By Chris Foley, PGA Master Professional of Instruction at Cragun’s Legacy Courses
One of the great things about the winter in Minnesota is that it forces us to put the golf clubs away for the winter and creates excitement and anticipation for the start of the golf season in the spring. The new season brings dreams and hopes of playing more Brainerd golf, hitting the ball further, shooting lower scores, and having more fun!
With the spring upon us, what are your golf goals for the summer?
Most of the golfers that I encounter start the season wanting to get better and excited to play. Unfortunately, the majority of these players never really get any better. They work hard on their game, but their scores remain the same.
Why don’t golfers get better? The biggest thing I see is that they don’t have a PLAN! If you don’t have a golf practice plan, your practice is really just a form of exercise. You are not addressing the areas that you need to shot lower scores.
Creating a golf practice plan is similar to creating a recipe; a recipe for better golf. If you are baking a cake and don’t have all of the ingredients or don’t do things in the proper sequence, the cake isn’t going to turn out very well. The same is true of your golf plan or recipe.
How do we create our golf practice plan?
There are not too many games more challenging than golf. The challenge is one of the things that draws us to the game. Part of what makes it so challenging is there are so many aspect of the golf. These areas include equipment, physical fitness, driving the ball, the long game, wedge play, and putting.
To create a great golf improvement plan, we really need to assess each of these areas. As we analyze these, we can then decide what will have the biggest impact on scores and enjoyment level. Since we only have limited time to devote to practice, it is important to spend that time on what is the most important.
Ball flight and impact alignments are influenced by how a player’s clubs fit. A golfer will make compensations in their golf swing if their clubs do not fit.
Factors that need to be considered are the length of the clubs, the flex and material of the shaft, the lie angle, the loft (especially on the driver), and the size and material of the grip. The set make up; the combination of woods, hybrids, irons, wedges, and putter, are extremely important to insure that the golfer has the proper gaps between clubs and that there is not duplication of the distances in different clubs.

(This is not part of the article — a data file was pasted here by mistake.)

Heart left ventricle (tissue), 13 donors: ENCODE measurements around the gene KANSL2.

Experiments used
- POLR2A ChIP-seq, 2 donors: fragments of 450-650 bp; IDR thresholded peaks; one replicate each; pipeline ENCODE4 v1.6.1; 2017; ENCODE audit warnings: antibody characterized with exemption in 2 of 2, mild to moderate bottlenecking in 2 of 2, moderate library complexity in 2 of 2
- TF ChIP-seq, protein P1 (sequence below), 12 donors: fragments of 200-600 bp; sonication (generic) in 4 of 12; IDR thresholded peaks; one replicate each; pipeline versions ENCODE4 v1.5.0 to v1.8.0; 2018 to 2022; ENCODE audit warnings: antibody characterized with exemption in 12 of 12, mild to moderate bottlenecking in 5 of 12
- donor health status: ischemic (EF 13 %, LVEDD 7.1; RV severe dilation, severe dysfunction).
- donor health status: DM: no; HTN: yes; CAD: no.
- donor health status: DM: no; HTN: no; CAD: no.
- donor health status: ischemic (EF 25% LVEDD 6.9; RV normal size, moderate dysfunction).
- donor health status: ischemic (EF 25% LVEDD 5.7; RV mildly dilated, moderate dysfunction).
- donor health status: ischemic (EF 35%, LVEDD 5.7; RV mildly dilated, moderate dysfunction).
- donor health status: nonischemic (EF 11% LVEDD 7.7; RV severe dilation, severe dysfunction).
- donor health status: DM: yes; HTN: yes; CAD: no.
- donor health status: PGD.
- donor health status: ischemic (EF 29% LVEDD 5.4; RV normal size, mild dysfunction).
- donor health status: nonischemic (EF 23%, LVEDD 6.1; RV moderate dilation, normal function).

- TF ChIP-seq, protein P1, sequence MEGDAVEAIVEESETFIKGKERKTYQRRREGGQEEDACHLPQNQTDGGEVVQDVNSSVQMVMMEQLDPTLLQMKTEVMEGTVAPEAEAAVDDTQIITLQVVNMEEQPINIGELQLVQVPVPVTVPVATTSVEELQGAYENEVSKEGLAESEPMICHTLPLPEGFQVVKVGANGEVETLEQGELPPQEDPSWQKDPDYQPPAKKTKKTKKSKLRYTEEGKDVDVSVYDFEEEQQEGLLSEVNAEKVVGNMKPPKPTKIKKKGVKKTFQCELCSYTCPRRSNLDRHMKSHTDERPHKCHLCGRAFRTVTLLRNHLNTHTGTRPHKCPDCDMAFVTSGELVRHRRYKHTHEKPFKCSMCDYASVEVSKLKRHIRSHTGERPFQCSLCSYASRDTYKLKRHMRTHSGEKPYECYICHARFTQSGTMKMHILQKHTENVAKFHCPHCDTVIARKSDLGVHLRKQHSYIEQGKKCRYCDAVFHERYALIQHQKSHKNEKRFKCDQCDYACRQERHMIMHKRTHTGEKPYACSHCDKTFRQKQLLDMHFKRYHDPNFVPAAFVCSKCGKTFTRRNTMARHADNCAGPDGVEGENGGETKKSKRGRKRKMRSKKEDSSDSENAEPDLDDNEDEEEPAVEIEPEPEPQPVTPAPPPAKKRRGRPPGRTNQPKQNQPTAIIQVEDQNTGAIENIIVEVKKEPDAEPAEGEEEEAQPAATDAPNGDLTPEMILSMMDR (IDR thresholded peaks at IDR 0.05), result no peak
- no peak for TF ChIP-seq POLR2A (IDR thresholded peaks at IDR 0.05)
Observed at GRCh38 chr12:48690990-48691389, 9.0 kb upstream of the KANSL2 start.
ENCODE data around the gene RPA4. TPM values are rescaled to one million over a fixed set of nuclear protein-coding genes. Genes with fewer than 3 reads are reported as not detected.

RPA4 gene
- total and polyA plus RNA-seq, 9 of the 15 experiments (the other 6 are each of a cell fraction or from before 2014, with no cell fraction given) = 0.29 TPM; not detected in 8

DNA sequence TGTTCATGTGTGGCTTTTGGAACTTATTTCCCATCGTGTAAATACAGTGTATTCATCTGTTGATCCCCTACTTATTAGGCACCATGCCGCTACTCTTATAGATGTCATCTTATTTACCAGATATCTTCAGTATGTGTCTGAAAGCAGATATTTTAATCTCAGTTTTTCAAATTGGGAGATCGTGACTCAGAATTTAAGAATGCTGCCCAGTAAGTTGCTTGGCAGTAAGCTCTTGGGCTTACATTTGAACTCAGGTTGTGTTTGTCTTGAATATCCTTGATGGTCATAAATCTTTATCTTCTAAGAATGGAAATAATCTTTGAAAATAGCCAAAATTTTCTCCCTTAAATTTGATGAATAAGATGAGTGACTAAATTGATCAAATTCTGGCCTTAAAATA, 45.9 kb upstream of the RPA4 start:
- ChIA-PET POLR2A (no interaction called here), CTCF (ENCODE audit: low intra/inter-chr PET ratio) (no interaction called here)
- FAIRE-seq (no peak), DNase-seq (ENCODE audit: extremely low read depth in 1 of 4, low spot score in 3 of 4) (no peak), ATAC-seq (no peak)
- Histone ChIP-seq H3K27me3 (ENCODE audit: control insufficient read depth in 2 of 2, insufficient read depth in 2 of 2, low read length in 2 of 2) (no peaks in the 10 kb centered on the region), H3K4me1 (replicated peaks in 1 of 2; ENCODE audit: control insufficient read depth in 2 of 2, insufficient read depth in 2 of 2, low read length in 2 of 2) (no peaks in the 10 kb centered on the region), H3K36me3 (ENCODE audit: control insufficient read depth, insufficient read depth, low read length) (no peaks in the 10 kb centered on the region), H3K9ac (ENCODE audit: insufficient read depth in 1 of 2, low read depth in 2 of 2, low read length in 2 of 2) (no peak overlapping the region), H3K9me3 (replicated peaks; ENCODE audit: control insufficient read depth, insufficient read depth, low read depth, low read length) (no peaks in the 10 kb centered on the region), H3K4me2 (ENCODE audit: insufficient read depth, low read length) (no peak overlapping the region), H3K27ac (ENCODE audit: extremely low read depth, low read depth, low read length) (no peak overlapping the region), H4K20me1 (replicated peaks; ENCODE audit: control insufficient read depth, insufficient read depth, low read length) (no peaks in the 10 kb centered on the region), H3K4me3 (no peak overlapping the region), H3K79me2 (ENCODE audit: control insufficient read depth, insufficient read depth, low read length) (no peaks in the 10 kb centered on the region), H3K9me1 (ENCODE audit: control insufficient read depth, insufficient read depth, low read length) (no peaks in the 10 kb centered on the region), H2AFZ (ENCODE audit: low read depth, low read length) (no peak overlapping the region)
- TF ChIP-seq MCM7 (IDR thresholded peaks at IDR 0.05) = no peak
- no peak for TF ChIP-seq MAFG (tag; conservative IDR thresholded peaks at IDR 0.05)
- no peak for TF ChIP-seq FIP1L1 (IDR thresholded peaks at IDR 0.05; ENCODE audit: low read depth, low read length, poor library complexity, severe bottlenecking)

By far the best way to evaluate your equipment is to use launch monitor technology such at TrackMan (www.trackman.dk) TrackMan allows you to accurately and scientifically quantify the differences between clubs. Optimizing distance, learning the gaps between club and analyzing shot distribution of different clubs becomes much more efficient using this technology.
Optimizing equipment is typically the fastest and easiest way to improve your game.
Strength, flexibility, and balance have a huge influence on a golfers ability to make a golf swing. A golfer’s fitness level has a direct correlation to swing errors, club head speed and endurance.
One of the best ways for a golfer to assess their fitness level is to be screened by a Certified Titleist Performance Institute Professional (www.myTPI.com). TPI has committed a huge amount of resources to the fitness side of golf. Their research has allowed them to correlate swing errors with a lack of strength, flexibility, or balance. Through an assessment, they will design a workout program that will positively impact a golfers game.
Driving the Ball
Driving the ball is the third most important factor in scoring. The distance that a player drives the ball and the ability to hit the ball in play influence a player’s opportunity to hit greens in regulation. How far a player drives the ball is the single largest indicator of potential.